Aboriginal and Torres Strait Islander people are the Indigenous peoples of Australia. They are not one group, but rather comprise hundreds of groups that have their own distinct set of languages, histories and cultural traditions (AIHW 2015). The health and welfare of Indigenous Australians living in the big cities are different to those living in the Torres Strait, which are different again to those living on the outskirts of Alice Springs or those living in remote communities.

This page provides some demographic information on the Indigenous population, as well as information on languages and cultures. Some information is also included on Closing the Gap.

Indigenous identification in data collections

The Australian Government defines Indigenous Australians as people who: are of Aboriginal or Torres Strait Islander descent; identify as being of Aboriginal or Torres Strait Islander origin; and are accepted as such in the communities in which they live or have lived.

In most data collections, a person is considered to be Indigenous if they identified themselves, or were identified by another household member, as being of Aboriginal or Torres Strait Islander origin. For a few data collections, information on acceptance of a person as being Indigenous by an Indigenous community may also be required.

Population size and location

In 2016, an estimated 798,400 Aboriginal and Torres Strait Islander people were in Australia, representing 3.3% of the total Australian population (ABS 2019b).

Among the Indigenous Australian population in 2016:

  • 91% identified as being of Aboriginal origin (an estimated 727,500 people).
  • 4.8% identified as being of Torres Strait Islander origin (an estimated 38,700 people).
  • 4.0% were of both Aboriginal and Torres Strait Islander origin (an estimated 32,200 people) (ABS 2018a).

Based on the Australian Bureau of Statistics (ABS) projections, the number of Indigenous Australians in 2022 was estimated to be around 896,300. The Indigenous Australian population is projected to reach about 1.1 million people by 2031 (ABS 2019c).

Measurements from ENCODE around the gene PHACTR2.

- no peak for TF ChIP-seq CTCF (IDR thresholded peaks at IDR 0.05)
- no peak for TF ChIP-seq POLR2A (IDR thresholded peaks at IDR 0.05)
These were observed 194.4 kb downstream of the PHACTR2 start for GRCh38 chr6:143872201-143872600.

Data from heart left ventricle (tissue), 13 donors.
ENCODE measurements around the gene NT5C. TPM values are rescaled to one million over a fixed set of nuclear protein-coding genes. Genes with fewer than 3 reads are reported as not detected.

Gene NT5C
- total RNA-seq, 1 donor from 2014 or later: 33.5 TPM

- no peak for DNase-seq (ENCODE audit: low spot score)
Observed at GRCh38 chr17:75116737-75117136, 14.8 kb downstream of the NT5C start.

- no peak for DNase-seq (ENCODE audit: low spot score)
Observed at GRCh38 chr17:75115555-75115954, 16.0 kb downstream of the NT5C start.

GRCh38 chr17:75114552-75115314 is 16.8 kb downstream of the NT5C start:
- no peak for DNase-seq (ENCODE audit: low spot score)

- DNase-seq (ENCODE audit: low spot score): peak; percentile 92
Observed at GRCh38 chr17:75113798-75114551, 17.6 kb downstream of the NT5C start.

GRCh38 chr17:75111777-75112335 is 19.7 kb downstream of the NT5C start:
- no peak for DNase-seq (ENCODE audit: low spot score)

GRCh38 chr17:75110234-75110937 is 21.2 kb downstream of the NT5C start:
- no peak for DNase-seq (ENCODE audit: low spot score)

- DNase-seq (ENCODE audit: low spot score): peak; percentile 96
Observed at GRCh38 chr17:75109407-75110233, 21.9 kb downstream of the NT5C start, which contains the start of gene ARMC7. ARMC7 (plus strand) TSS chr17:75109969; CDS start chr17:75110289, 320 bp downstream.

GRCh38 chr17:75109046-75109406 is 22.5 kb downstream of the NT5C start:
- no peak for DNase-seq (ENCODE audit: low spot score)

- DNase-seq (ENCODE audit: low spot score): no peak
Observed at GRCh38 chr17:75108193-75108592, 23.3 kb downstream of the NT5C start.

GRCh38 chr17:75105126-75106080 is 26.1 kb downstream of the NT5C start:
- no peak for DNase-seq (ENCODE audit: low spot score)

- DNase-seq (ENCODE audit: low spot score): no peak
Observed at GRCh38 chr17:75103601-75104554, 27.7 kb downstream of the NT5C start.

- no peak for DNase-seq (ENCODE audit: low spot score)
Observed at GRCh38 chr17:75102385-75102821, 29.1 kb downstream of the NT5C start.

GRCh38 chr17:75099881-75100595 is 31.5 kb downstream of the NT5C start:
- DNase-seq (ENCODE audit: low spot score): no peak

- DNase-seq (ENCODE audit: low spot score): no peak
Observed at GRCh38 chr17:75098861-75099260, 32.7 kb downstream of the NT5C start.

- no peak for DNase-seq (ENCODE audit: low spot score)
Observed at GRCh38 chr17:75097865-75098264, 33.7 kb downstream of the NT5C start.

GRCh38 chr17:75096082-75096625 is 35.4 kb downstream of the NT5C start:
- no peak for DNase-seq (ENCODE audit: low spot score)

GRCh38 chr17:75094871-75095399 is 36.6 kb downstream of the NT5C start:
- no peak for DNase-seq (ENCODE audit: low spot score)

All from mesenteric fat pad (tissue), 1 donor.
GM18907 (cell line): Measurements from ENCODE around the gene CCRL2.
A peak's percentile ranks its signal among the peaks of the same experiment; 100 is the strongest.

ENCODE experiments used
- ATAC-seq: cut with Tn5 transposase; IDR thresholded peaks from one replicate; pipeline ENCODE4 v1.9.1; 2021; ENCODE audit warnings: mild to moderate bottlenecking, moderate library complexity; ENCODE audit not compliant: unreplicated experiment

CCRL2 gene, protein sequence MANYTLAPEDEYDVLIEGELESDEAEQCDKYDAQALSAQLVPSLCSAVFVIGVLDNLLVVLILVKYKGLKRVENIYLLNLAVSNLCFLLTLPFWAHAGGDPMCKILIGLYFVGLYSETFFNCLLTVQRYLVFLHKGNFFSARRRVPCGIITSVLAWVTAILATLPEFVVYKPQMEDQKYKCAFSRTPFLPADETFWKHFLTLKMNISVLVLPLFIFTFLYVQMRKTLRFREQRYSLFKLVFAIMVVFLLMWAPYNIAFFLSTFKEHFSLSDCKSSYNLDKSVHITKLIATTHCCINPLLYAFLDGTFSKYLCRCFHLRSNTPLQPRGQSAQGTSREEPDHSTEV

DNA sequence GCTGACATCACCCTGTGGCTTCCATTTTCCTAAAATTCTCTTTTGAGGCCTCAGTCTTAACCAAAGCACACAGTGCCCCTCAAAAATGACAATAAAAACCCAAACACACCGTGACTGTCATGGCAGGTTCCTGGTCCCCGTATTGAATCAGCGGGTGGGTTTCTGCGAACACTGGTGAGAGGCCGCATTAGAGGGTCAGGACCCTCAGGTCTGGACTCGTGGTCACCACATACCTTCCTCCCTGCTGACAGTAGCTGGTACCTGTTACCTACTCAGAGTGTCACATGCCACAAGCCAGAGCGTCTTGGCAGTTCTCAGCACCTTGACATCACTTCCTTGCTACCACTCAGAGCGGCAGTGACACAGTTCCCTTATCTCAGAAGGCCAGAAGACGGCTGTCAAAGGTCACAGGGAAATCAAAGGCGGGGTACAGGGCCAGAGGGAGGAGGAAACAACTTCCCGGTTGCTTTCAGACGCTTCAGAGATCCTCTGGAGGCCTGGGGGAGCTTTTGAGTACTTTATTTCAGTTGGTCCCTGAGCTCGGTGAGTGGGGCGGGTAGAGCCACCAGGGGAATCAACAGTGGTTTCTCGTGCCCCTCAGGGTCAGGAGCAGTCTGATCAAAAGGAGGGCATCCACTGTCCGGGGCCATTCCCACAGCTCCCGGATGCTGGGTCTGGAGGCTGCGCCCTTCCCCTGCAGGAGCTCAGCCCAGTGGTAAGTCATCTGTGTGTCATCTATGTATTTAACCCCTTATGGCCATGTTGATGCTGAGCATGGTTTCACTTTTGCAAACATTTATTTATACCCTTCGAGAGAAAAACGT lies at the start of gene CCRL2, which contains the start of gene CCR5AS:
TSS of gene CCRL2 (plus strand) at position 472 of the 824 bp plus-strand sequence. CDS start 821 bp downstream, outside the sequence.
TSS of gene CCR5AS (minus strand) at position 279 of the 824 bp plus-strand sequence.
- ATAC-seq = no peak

About Indigenous populations estimates

The ABS produces Estimated Resident Populations (ERPs) for Indigenous Australians every 5 years (the Census years), with the latest available relating to 2016. The ABS also produces ‘backcast estimates’ for years before the Census year and ‘projections’ for future years, based on the latest Census year estimates along with assumptions about births, deaths and migration (see Estimates and Projections, Aboriginal and Torres Strait Islander Australians for details).

This page uses ERP data for the 2016 Indigenous population, and ABS 2016 Census-based projections (Series B) for 2022 of the Indigenous population where available. Note that these projections, first published by the ABS in 2019, do not account for any impacts of the COVID-19 pandemic.

Age distribution

The Indigenous population has a relatively young age structure. In 2016, the median age was 23.0 years, compared with 37.8 for non-Indigenous Australians (ABS 2018a).

In 2022, a projected 32% of Indigenous Australians are aged under 15 (compared with 18% of non-Indigenous Australians), and only 5.6% of Indigenous Australians are aged 65 and over (compared with 17% of non-Indigenous Australians) (Figure 1).


This chart shows that, based on population proejctions for 30 June 2022, the Indigenous Australian population is younger than the non-Indigenous population. A projected 11.2% of Indigenous Australians are aged 0–4, compared to 5.7% of non-Indigenous Australians. On the other hand, 0.2% of Indigenous Australians are 85+, compared to 2.2% of Indigenous Australians.